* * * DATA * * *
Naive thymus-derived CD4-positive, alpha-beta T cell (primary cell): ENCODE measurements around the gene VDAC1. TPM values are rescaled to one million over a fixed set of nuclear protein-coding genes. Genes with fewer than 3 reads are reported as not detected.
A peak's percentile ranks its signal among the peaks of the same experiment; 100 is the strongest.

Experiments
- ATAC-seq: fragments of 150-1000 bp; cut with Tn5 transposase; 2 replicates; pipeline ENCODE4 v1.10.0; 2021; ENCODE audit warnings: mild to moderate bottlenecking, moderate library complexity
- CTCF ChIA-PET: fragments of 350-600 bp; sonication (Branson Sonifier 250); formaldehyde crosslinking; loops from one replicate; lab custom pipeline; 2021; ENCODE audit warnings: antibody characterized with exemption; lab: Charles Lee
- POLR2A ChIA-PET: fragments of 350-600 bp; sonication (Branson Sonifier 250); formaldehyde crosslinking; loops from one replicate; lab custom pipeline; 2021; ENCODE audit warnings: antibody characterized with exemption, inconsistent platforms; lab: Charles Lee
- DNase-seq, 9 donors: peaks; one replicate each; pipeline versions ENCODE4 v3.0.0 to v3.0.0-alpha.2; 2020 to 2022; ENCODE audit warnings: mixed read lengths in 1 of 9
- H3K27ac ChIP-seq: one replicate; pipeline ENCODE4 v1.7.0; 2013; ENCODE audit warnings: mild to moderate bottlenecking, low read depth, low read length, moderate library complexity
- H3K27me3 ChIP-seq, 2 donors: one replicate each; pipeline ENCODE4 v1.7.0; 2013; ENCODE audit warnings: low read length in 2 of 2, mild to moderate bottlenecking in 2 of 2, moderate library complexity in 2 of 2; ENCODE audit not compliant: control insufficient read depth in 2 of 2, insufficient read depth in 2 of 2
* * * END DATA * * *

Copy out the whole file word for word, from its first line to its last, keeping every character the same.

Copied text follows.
Naive thymus-derived CD4-positive, alpha-beta T cell (primary cell): ENCODE measurements around the gene VDAC1. TPM values are rescaled to one million over a fixed set of nuclear protein-coding genes. Genes with fewer than 3 reads are reported as not detected.
A peak's percentile ranks its signal among the peaks of the same experiment; 100 is the strongest.

Experiments
- ATAC-seq: fragments of 150-1000 bp; cut with Tn5 transposase; 2 replicates; pipeline ENCODE4 v1.10.0; 2021; ENCODE audit warnings: mild to moderate bottlenecking, moderate library complexity
- CTCF ChIA-PET: fragments of 350-600 bp; sonication (Branson Sonifier 250); formaldehyde crosslinking; loops from one replicate; lab custom pipeline; 2021; ENCODE audit warnings: antibody characterized with exemption; lab: Charles Lee
- POLR2A ChIA-PET: fragments of 350-600 bp; sonication (Branson Sonifier 250); formaldehyde crosslinking; loops from one replicate; lab custom pipeline; 2021; ENCODE audit warnings: antibody characterized with exemption, inconsistent platforms; lab: Charles Lee
- DNase-seq, 9 donors: peaks; one replicate each; pipeline versions ENCODE4 v3.0.0 to v3.0.0-alpha.2; 2020 to 2022; ENCODE audit warnings: mixed read lengths in 1 of 9
- H3K27ac ChIP-seq: one replicate; pipeline ENCODE4 v1.7.0; 2013; ENCODE audit warnings: mild to moderate bottlenecking, low read depth, low read length, moderate library complexity
- H3K27me3 ChIP-seq, 2 donors: one replicate each; pipeline ENCODE4 v1.7.0; 2013; ENCODE audit warnings: low read length in 2 of 2, mild to moderate bottlenecking in 2 of 2, moderate library complexity in 2 of 2; ENCODE audit not compliant: control insufficient read depth in 2 of 2, insufficient read depth in 2 of 2